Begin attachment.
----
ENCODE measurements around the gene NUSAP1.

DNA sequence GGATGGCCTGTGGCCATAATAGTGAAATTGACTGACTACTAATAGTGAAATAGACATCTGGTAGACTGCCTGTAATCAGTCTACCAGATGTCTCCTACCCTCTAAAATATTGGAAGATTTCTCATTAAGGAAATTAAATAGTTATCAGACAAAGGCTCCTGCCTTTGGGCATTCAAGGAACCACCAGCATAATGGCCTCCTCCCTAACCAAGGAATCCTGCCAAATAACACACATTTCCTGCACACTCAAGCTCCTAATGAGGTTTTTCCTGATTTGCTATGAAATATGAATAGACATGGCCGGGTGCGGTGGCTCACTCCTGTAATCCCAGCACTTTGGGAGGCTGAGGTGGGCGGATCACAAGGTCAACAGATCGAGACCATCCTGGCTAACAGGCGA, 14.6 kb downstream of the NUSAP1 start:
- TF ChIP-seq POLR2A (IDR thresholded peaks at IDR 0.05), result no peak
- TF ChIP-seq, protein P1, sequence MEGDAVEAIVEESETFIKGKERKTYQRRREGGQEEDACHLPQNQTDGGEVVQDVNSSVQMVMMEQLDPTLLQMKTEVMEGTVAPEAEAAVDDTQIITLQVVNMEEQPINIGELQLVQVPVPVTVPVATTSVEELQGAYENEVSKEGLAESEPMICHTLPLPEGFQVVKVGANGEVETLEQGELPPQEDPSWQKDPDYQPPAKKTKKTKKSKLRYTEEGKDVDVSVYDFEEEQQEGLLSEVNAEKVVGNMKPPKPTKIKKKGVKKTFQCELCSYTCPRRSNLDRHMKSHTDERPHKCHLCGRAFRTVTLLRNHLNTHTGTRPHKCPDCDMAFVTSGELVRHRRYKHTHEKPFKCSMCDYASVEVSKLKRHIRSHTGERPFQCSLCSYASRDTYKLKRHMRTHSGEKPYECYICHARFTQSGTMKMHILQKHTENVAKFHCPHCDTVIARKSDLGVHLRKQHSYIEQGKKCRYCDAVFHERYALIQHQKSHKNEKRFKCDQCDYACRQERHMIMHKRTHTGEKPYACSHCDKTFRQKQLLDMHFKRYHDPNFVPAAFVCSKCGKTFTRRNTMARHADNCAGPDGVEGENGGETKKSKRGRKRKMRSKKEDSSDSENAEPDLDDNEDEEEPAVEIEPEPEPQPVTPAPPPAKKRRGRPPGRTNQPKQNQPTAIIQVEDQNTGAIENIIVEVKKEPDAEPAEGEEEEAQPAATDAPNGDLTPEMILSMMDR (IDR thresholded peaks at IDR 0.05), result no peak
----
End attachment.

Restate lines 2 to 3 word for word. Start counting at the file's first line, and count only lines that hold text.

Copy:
DNA sequence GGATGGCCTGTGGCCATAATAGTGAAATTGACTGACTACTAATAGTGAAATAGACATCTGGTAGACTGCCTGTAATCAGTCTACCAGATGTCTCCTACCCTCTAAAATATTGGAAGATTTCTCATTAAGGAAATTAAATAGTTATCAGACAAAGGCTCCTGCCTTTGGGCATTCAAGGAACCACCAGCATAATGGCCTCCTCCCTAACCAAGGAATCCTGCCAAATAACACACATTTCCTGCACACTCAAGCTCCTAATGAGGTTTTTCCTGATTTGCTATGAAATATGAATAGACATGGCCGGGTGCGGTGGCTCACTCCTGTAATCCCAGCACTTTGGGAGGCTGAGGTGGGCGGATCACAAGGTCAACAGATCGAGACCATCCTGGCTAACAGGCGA, 14.6 kb downstream of the NUSAP1 start:
- TF ChIP-seq POLR2A (IDR thresholded peaks at IDR 0.05), result no peak